Materials and Methods
Statistics were done in GraphPad Prism 9. 1 (San Diego, CA, United States). Data was first checked for normal distribution using a Shapiro–Wilk normality test. Nonparametric data was analyzed with a Mann–Whitney test, and the parametric data was analyzed with an unpaired Student’s t-test. GraphPad Prism was used to graph scatter-point data. Significance was set at P ≤ 0. 05 for all analyses.
Data Analysis and Figures
The analysis platform and algorithms used were custom written in Python, including NumPy, pandas, SciPy, and visualizations using Plotly’s Dash libraries. The code and sample data files are provided through a GitHub repository1. Figures for the manuscript were created using diagrams, Inkscape 1.
Table 1. Benchmarking numbers for Xenon LFP analysis platform.
Channel Group Function
To generate data on subsets of channels within the GUI, groups of channels can be selected within the GUI for analysis. The channel group functions are useful for comparing two or three different regions of the brain slice and for comparing LFP activity summary measures from select brain regions of interest.
Local Field Potential Measures in Channel Groups
Maximum distance of spread of SLE: The Euclidean distance from the electrode at which the initiation of SLE is observed in the brain slice to the furthest point from the initiation point. The row and column number are used as the x and y coordinates, respectively. The Euclidean distance between the x, y co-ordinates have no unit. It is multiplied by the electrode spacing in micrometers to determine the distance of spread of seizure-like activity in the brain slice.
Duration of SLE: This is calculated for each channel in a selected group. The difference between the end time and the start time of the seizure-like event in the selected time window of the “Channel Raster (Groups)” gives the seizure duration for that channel. The mean and maximum duration are calculated for each group from the duration of seizure-like activity of all channels in that group.
Seizure propagation speed: For the selected time interval in the “Channel Raster (Groups),” the start time and end time of SLE are calculated for all channels in the group. The maximum distance of spread of the SLE is also calculated for that group. The seizure rate is the maximum distance of spread of the SLE divided by the mean difference in the start times of the seizure for each individual seizure.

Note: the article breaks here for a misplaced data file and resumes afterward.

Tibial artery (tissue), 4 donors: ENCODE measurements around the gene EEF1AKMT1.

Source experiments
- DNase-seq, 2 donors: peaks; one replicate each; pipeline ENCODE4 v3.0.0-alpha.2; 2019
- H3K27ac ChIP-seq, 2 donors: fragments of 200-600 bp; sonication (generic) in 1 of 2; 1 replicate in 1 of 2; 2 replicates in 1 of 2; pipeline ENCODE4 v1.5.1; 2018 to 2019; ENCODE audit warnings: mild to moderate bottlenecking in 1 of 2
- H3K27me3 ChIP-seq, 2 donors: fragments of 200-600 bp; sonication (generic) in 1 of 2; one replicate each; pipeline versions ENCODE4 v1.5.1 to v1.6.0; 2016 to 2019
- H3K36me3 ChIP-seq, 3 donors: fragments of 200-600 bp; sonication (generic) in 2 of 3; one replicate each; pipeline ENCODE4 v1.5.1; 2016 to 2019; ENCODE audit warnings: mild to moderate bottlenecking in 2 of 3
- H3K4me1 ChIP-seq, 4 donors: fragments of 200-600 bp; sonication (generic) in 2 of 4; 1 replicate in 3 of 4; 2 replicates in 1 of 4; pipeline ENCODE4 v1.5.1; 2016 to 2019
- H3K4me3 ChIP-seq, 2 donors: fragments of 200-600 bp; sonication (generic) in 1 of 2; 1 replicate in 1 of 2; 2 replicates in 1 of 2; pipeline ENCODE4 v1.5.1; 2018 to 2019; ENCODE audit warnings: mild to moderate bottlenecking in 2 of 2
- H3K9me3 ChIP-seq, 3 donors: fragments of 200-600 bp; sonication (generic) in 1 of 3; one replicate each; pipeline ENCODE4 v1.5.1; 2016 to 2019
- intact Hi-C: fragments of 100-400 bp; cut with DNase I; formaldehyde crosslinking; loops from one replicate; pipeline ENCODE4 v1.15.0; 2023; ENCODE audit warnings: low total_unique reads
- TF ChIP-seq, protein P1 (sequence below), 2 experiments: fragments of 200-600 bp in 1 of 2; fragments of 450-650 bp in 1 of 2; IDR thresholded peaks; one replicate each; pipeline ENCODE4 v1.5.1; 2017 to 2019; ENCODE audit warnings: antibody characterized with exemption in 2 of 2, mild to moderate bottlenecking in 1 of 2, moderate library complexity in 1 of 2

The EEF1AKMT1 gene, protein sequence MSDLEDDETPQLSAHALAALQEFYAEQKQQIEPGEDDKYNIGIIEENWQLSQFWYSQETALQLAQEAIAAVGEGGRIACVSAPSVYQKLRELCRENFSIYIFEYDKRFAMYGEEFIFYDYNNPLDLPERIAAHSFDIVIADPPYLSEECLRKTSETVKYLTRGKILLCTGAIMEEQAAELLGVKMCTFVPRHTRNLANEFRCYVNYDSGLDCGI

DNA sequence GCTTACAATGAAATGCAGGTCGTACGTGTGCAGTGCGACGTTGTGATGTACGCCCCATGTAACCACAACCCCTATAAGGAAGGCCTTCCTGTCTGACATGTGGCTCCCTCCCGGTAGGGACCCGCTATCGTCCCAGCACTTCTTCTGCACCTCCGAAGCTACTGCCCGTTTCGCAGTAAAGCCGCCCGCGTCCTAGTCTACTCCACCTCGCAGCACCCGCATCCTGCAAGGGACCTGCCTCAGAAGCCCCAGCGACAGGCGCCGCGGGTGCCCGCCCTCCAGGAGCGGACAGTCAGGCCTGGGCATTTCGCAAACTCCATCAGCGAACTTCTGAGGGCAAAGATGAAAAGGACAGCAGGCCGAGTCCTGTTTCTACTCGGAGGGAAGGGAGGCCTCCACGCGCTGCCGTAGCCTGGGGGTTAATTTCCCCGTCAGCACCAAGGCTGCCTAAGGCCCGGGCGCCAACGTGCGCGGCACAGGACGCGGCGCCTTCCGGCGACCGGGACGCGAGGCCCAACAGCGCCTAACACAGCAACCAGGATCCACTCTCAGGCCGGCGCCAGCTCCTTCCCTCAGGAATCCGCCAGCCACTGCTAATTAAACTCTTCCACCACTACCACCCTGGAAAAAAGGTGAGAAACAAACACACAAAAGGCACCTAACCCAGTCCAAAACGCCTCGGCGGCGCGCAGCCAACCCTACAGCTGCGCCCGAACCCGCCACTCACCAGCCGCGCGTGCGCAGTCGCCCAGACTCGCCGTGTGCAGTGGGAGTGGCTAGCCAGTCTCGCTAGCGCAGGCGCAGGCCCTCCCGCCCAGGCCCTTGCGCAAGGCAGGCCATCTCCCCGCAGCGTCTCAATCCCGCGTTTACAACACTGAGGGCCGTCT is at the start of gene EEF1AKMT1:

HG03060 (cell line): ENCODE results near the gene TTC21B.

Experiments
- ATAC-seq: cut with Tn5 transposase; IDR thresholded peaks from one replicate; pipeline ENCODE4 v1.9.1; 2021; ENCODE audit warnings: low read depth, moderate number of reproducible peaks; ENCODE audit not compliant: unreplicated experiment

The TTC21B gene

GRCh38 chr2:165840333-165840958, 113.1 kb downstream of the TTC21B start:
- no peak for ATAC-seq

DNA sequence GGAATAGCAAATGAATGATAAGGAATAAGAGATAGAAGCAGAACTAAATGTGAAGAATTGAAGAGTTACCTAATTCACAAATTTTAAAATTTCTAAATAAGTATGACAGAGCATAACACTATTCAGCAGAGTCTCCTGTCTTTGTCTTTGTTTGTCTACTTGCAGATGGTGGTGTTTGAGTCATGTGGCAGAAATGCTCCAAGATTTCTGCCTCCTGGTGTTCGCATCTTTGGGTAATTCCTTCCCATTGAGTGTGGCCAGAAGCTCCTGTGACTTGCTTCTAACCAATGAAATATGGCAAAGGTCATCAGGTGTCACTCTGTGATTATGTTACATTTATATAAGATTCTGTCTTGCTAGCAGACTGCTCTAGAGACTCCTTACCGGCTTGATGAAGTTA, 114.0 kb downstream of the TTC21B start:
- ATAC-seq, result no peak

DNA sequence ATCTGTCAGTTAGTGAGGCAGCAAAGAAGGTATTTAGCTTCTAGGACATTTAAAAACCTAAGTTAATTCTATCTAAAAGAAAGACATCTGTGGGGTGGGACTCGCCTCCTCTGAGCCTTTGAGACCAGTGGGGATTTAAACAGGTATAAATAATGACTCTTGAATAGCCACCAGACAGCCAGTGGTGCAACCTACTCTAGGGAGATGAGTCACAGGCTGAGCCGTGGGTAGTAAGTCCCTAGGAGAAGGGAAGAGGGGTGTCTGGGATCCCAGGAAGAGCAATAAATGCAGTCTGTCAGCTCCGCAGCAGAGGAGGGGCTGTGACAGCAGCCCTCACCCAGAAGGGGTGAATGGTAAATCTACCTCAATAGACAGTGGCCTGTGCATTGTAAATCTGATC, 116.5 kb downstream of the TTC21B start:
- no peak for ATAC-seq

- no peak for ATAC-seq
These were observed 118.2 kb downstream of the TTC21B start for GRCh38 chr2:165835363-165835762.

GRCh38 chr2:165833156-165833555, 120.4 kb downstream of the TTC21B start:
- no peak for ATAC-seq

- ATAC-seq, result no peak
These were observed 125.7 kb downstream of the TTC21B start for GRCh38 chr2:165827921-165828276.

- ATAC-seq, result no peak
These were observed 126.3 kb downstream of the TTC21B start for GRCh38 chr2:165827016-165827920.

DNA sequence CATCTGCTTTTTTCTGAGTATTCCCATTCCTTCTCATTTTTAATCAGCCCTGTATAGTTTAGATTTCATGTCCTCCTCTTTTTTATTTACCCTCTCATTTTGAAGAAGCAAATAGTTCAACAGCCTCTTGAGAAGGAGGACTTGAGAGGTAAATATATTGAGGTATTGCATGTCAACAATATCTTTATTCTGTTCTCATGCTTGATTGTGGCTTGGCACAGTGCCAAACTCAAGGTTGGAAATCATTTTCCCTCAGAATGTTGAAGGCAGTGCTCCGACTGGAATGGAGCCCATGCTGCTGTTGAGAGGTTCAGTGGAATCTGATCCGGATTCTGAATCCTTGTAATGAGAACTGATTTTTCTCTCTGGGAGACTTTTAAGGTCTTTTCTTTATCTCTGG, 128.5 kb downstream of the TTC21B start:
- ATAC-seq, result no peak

Figure 2. Snapshot of the analysis GUI features. A view of the analysis GUI which is rendered in an html browser built in Python using Plotly’s Dash. The GUI has several interactive features from individual and group channel selection, low-pass, high-pass, and band-pass filtering, viewing entire trace or a small section of the trace, Fast Fourier Transformation (FFT) of sections from selected traces, customized raster plots, small groups of channels, and generation of group summary measures.
MEA Viewer Functions
Channel Group Functions
Figure 4. Channel groups and raster plot can be generated to visualize LFP activity in different regions of the brain slice. (A) Sensor locations corresponding to three different regions selected for analysis and the region-specific raster plots. Group 1 being the hippocampus, while groups 2 and 3 each being one half of the Neocortex. (B) Summary plots and measures that can be generated within the analysis platform.
Seizure Detection and Analysis Functions
The channel group raster is required to perform the seizure detection and analysis. Each group has a separate tab (Supplementary Video 3) under which individual channels can be selected to view seizure-like activity highlighted by the envelop (Figure 6A). Figure 6B demonstrates the raster plot for three different groups. Using the raster, a region can be selected with a potential SLE, as shown in Figure 6B (non-gray section), to generate summary measures and a visual of the channels that have an SLE within the selected section (Figure 6C). The channel dots highlighted in red are channels in the respective group that have an SLE, the blue dots are channels that did not participate in the SLE, while the gray dots have not been selected. The time interval shown in the summary table in Figure 6C is the selected time interval in the raster plot (Figure 6B non-gray section). The distance, duration, and seizure rate are calculated from the start and end times of seizure envelop in each of the channels in the group for the selected (zoomed in) seizure.